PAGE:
C ynics may argue that Scotland's Test rugby players have been drinking in the last-chance saloon for so long that it's hardly surprising some of them are becoming accustomed to lost weekends.

Yet, despite the anti-climactic nature of the back-to-back reverses to New Zealand and South Africa at Murrayfield, there seems to be little enthusiasm for questioning Andy Robinson's future, even though his record in the last dozen matches – there are only three wins – is comparable to that which gained Craig Levein his P45.

Scott Hastings, for instance, embodied the general mixture of frustration and optimism which seems to be a Caledonian trait when he dissected the contrasting fashion in which his compatriots had been blitzed by a brilliant All Blacks side, prior to being bullied out of their rhythm by the Springboks.

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"I have always said that coaches don't drop passes or teach their players to make basic errors, but the South Africa game was a chance missed, because I don't think they were anything special. If we had got to grips with them earlier than we did, we could have beaten them," said the younger of the Hastings brothers. "The pack have done a lot of good things, but then they spoil it with inaccurate throwing [at the lineout], or not being dynamic enough at the breakdown. You simply can't afford to flit in and out of games for 20 or 30 minutes; you have to be focused on the full 80.

"I feel mediocrity has crept into a few [members] of the Scotland squad. We chose the wrong options and kicked badly against the South Africans. Being honest, I didn't see an attacking performance or the skill in kicking which made me confident we are going forward. Yet we showed signs of promise and creativity against New Zealand, so we have proved we can go up against these countries and cause problems. But we have to concentrate 100% and stick to the game plan. We also have to beat Tonga [at Pittodrie] on Saturday and we can't afford to have another bad Six Nations."

To some extent, his attitude was reflected by the peerless stand-off, John Rutherford, a man who could have graced the All Blacks in his prime, but now simply believes that the reigning world champions have advanced to a rarefied level. Rutherford wasn't being defeatist when he voiced that opinion. On the contrary, his analysis of the twin autumn defeats was that the first was nigh inevitable, but the second was one of those irritating tales of what might have been for the hosts.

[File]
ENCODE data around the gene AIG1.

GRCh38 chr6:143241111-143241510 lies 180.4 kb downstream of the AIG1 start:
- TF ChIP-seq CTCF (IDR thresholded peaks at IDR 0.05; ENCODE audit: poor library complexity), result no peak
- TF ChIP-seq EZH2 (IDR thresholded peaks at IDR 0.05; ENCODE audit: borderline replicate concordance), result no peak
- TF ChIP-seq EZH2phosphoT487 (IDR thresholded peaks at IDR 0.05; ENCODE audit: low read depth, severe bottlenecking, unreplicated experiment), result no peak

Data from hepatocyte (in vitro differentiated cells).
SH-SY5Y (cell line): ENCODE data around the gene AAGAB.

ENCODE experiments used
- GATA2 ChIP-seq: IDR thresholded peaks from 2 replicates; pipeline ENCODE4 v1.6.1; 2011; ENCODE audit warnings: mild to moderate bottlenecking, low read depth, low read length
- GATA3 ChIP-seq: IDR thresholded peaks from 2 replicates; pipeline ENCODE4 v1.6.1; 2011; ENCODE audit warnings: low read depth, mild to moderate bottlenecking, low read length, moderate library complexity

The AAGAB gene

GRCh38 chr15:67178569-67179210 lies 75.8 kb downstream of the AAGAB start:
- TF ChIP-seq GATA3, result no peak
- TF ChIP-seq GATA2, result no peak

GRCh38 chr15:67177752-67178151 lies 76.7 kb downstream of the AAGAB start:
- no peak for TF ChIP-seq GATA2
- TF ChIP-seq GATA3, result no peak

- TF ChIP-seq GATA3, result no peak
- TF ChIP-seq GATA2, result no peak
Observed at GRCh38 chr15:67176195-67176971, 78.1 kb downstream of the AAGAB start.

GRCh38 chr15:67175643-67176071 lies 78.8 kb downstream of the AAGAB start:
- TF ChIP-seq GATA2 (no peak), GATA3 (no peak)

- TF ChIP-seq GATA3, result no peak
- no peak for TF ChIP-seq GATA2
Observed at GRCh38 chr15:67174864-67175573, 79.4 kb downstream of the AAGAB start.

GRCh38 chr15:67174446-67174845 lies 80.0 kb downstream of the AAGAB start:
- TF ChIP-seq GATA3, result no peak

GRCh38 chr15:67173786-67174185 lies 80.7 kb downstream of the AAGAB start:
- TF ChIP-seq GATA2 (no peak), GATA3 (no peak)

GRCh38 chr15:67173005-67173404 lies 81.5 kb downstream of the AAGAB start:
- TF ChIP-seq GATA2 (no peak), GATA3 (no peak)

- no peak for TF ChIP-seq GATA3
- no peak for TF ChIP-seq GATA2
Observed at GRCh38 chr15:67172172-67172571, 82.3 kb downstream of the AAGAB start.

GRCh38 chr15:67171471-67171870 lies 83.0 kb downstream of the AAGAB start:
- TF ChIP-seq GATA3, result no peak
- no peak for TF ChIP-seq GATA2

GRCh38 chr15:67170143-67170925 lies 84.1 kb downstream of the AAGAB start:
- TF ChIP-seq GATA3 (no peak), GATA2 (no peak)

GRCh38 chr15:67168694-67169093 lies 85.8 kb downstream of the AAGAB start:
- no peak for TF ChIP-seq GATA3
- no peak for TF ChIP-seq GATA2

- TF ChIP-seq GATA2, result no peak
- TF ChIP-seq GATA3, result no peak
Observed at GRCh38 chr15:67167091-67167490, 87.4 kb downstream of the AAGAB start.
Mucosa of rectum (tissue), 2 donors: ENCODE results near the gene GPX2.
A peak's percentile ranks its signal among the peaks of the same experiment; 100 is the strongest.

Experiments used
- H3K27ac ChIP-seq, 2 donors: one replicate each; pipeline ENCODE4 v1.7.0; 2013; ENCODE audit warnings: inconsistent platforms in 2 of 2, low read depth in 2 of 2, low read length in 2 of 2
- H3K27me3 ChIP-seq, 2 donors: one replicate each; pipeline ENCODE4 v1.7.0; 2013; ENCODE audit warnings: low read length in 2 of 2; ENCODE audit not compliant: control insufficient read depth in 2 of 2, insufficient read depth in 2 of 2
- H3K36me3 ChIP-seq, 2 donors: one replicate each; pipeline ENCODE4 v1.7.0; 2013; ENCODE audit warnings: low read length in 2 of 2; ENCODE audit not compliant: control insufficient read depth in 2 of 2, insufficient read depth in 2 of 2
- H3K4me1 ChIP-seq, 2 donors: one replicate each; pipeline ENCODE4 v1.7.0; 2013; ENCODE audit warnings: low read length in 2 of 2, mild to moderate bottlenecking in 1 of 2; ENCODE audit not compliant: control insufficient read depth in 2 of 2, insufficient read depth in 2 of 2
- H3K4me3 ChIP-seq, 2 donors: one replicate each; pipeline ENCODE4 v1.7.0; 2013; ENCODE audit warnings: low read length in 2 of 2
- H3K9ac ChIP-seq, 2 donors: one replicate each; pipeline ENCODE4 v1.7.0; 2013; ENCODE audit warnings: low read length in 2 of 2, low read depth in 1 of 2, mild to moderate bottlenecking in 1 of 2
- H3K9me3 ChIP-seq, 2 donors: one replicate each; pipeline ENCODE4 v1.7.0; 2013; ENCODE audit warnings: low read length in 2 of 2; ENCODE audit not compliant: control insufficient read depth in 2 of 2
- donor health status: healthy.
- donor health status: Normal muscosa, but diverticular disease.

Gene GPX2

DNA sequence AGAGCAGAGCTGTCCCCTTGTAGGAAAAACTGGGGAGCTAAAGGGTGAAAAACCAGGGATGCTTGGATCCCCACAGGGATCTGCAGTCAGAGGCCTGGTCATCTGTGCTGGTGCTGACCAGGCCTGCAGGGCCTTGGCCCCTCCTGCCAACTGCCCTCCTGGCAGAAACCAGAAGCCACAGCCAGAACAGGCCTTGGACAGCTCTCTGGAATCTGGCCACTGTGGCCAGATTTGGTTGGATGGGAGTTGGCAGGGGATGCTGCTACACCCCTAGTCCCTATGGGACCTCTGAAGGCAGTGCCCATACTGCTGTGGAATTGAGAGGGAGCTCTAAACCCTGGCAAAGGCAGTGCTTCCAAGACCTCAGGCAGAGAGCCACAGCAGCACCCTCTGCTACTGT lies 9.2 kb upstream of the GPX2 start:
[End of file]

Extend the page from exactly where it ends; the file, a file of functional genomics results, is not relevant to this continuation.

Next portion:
"We have to put our hands up and acknowledge that the All Blacks are just much better than everybody else at the moment, but there isn't much to choose between the sides who are ranked between No.2 and No.10, as you could see with South Africa and Scotland," said the man who would surely have made life tougher for what was largely a second-string Springbok line-up. "We have seen France thrash Australia, then the Australians beat England, and the Samoans got the better of Wales, who also lost to Argentina in Cardiff. So, it is very close among all these nations, and the Scots are in the mix.

"I am a realist and I don't expect us to defeat the Southern Hemisphere teams on a regular basis. We are not England and even they are struggling. If anything, that was the annoying thing about Saturday; but for one interception [try], I reckon we could have won, so it shouldn't all be doom and gloom. Basically, if we gain a win against the Tongans in Aberdeen, I'd give the squad six out of 10."

His fellow-Borderer, Gary Armstrong, hinted that, perhaps, some of that mentality had gone AWOL of late, with the Scots also unable to think outside the box. "We have to learn lessons from countries such as the All Blacks, because they were immense at the breakdown and going forward, whereas I felt we were a bit slow, ponderous and we didn't work hard enough," said the former Scotland scrum-half. "But I am still confident. Tonga's a must-win fixture, but there is a bit of a buzz around the Scottish scene and we're only one or two wins away from being back in the groove."